A final, historic decision-vindication for a series of errors and omissions of a Greek public hospital. One more claim case of medical negligence which with thorough medical documentation and combative legal support brings satisfactory results, even if it took 10 years. The amount relates to moral damage, loss of income, costs of hospitalization but also to interest which due to the long period of time, is a very important part of the total compensation.
The case refers to the journalist Angela Hadjidimitriou who since 2006 remains permanently in bed because of the Locked-in syndrome, namely the condition of a person who has a conscience, but is "locked" in a paralyzed body.
Vindication came with the decision of the Council of State who upheld the decision of the Court of Appeals which had granted the amount of 1.6 million € as compensation. For 10 years, since the age of 41 years, the journalist Angela Hadjidimitriou, mother of two children, lives in a state of permanent immobility due to the Locked-in syndrome, which is caused by the "violent repression" of a private guard of the Public Power Company (DEH), the negligence of the doctors of the Chios General Hospital and the delay the transportation by helicopter to a hospital in Athens.
The reporter on the morning of 8 April 2006 went to report, on behalf of the local television station PATRIDA, the fire that had occurred at the factory of PPC in Chios.
She had hung around her neck the camcorder and the camera. However, a guard of a private company, employed by PPC, having argued with her, in an effort to prevent her entry in the premises, pulled the strap of the camera and immediately the journalist felt severe pain in the lateral left part of the neck. As described characteristically, "it was like something breaking my neck", followed by dizziness and headache.
She left the place of reportage feeling dizzy and went to the hospital's emergencies. There she was examined by a doctor who saw no obvious signs of injury (scratches, swelling etc.) and prescribed x-ray control. From the x-rays and clinical examination no disturbing findings were revealed and the doctor indicated to wear a collar. When she returned home, however, the situation worsened. Her tongue started feeling numb, could not speak nor see, she vomited and lost contact with the environment.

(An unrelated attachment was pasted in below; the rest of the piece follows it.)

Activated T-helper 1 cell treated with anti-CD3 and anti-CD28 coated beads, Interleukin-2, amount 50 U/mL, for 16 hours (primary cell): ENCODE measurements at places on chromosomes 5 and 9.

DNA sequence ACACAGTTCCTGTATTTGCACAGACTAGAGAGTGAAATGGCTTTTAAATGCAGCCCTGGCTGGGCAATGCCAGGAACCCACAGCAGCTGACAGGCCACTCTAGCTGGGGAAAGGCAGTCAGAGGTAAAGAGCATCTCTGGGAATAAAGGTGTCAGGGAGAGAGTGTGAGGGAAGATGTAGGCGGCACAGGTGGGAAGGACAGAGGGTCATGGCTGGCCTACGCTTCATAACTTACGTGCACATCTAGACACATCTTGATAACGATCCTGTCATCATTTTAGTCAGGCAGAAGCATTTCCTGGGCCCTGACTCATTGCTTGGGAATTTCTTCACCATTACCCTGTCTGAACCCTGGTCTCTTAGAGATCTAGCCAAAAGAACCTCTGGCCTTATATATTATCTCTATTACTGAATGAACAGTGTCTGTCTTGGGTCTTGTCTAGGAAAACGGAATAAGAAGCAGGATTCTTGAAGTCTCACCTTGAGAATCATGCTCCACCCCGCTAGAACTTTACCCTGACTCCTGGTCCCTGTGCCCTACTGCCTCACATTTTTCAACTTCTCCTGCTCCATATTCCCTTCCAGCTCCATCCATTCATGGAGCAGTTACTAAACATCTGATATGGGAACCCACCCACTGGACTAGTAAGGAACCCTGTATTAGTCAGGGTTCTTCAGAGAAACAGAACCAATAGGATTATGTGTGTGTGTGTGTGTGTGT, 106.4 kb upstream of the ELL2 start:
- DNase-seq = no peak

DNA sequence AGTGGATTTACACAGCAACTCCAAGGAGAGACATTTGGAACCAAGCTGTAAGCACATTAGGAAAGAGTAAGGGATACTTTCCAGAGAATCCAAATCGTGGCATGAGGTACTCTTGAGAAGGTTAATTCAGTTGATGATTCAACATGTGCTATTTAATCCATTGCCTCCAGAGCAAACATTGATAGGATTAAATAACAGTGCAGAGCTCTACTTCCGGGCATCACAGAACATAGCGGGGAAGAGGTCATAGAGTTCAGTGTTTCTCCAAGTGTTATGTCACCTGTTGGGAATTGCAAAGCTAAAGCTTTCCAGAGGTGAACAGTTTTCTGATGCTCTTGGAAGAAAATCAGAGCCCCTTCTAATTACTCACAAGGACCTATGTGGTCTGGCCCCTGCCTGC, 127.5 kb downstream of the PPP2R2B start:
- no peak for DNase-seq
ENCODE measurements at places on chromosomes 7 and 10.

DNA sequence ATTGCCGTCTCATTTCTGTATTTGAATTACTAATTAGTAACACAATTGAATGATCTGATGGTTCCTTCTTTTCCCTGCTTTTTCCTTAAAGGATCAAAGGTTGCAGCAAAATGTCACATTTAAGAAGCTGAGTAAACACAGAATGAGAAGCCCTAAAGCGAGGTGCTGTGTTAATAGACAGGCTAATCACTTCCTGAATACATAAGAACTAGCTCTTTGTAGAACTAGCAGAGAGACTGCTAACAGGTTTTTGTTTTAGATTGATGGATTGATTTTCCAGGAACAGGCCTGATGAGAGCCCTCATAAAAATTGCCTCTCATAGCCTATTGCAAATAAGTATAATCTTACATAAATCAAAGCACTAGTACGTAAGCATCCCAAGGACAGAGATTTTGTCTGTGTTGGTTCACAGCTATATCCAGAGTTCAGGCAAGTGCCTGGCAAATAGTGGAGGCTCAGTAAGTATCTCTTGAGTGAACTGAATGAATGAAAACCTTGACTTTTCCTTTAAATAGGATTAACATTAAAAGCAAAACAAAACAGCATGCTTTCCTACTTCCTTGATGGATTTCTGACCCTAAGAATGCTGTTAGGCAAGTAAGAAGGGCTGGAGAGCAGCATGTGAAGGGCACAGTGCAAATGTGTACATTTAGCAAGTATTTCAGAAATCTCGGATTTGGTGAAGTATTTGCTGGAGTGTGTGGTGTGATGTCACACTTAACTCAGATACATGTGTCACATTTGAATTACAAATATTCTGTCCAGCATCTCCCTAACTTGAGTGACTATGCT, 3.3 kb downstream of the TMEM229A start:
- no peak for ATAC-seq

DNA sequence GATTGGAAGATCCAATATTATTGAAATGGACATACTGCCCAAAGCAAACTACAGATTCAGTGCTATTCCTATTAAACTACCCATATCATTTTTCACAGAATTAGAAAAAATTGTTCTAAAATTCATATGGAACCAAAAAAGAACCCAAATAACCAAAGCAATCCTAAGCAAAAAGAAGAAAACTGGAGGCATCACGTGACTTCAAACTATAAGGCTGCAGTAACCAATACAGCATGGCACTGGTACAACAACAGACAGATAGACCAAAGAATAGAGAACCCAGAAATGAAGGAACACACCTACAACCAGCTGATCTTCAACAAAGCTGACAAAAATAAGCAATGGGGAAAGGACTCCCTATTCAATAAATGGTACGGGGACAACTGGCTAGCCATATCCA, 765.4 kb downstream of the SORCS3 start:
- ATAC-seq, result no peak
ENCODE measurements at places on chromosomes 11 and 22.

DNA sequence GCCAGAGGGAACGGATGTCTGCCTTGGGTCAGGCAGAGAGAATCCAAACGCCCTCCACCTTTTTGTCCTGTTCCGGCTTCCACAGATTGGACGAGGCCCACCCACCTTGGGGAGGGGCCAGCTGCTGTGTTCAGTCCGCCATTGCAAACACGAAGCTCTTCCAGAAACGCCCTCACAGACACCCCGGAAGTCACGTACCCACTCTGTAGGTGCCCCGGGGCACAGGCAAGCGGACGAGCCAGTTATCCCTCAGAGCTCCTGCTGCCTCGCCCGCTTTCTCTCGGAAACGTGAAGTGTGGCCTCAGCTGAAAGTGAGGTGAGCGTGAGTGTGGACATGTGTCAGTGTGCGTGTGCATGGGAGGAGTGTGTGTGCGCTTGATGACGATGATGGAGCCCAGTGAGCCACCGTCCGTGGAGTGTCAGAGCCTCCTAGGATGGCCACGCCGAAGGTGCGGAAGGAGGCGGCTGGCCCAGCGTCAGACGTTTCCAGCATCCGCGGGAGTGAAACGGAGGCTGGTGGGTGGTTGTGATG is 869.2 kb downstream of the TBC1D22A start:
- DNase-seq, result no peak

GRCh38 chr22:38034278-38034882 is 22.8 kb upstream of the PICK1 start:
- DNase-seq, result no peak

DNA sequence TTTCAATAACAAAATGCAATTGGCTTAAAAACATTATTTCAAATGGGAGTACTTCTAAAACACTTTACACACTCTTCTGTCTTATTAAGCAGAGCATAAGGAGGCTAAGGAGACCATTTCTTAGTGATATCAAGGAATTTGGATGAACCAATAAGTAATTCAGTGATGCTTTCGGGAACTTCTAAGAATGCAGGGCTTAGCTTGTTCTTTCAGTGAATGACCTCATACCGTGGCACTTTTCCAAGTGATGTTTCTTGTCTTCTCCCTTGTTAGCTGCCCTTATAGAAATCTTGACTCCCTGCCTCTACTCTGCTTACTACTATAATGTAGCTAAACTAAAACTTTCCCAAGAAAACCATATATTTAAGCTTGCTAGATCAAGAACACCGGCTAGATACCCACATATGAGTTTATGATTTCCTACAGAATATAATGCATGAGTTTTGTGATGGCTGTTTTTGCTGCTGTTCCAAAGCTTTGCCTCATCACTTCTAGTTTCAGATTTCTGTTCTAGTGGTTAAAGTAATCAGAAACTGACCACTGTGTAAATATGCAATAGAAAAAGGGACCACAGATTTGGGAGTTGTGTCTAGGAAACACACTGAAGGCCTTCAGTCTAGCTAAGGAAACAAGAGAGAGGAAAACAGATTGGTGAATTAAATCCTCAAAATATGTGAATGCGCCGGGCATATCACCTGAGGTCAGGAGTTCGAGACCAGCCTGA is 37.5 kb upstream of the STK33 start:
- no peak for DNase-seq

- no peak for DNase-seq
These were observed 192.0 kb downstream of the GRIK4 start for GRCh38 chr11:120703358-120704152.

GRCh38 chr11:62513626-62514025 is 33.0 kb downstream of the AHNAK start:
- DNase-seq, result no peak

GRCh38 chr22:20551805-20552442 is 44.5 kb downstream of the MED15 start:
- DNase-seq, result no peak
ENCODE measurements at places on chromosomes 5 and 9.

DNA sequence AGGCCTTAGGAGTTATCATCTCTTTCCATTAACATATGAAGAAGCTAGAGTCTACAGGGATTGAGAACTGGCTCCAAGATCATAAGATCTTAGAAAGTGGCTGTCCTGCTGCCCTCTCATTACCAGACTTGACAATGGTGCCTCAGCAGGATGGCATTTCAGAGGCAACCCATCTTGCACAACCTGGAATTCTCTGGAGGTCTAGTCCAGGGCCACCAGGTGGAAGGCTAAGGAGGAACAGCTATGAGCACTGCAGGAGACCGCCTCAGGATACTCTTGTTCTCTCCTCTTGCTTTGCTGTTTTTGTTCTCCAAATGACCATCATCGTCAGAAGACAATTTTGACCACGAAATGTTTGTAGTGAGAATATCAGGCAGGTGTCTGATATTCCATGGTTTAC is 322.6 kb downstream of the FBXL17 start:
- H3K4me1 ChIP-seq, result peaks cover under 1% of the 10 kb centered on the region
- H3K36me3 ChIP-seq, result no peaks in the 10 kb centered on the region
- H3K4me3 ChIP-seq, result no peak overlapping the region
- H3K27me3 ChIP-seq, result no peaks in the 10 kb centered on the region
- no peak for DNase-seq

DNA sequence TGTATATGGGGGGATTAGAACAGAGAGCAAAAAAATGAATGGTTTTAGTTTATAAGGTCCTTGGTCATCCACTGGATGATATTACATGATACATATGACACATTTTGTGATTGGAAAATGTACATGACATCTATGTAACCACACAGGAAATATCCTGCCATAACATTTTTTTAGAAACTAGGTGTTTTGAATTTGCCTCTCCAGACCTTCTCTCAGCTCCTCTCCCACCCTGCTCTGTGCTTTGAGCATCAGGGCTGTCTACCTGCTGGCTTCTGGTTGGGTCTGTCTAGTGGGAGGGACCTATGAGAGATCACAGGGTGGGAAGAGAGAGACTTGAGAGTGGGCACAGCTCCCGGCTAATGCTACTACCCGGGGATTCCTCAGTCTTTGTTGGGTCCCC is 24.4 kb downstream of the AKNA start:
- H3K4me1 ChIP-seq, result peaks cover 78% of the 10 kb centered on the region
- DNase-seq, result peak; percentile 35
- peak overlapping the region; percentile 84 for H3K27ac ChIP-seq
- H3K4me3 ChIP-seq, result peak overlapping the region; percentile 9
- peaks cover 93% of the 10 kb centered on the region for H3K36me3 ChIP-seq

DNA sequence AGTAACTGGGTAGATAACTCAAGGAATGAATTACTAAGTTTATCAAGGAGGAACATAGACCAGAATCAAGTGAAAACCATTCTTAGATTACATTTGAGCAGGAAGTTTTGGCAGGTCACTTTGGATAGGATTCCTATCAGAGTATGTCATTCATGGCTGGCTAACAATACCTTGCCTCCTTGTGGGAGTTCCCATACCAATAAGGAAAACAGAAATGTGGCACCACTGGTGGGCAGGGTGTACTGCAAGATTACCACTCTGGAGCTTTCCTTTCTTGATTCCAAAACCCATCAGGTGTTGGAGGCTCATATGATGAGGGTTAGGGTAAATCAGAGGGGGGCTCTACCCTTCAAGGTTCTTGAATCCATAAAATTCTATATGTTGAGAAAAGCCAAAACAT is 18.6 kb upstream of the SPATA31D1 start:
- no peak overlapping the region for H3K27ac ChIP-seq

The relatives immediately transferred her back to the hospital. The journalist was now in a state of confusion, she spoke slowly and without proper articulation, could not stand erect, her head was turning to the right and she trembled.
Doctors attributed that to hysteria or neurotic status, which, as mentioned, would stop over the next few days. She was transferred to the surgical clinic of the hospital, after doctors disputed regarding which clinic had to be hospitalized. At the same time her husband phoned to the radiologist of the hospital to do CT scan brain, as another doctor of the hospital had asked.
Meanwhile, the Director of the Anesthetics Department, given the diagnosis of hysteria (psychological shock), granted her injectable tranquilizer. When the radiologist arrived for the CT, it seemed that the diagnosis of hysteria did not render the CT directly necessary.
Eventually, doctors decided to reconsider and subsequently agreed on the necessity of CT. However, at noon of the same day the journalist began vomiting again, while she couldn't focus her gaze and made jerky movements with the left hand and leg.
Doctors changed approach and decided to seek help from the neurologist, but then he was not on duty. Thus they began an attempt to locate the neurologist. Eventually he came in the afternoon, after the journalist had suffered paralysis on the right side, did not have full mobility on the left side, her look was not focused, her level of consciousness (somnolence) was dropping, could not speak and did not have full mental clarity. The neurologist diagnosed cerebrovascular episode, probably of the ischemic type, while the CT scan which was eventually made did not show any bleeding lesion. He recommended anticoagulation and immediate transportation to a specialist centre of Athens.
The transportation was delayed as there was no available helicopter of the air force, and was eventually held the next day, at noon. Mrs. Hadjidimitriou was hospitalized at Gennimatas hospital and underwent tests which showed "ischemic acute damage in the left half of the bridge, separating the right vertebral artery and Basilar Artery obstruction by clot from separating right vertebral artery".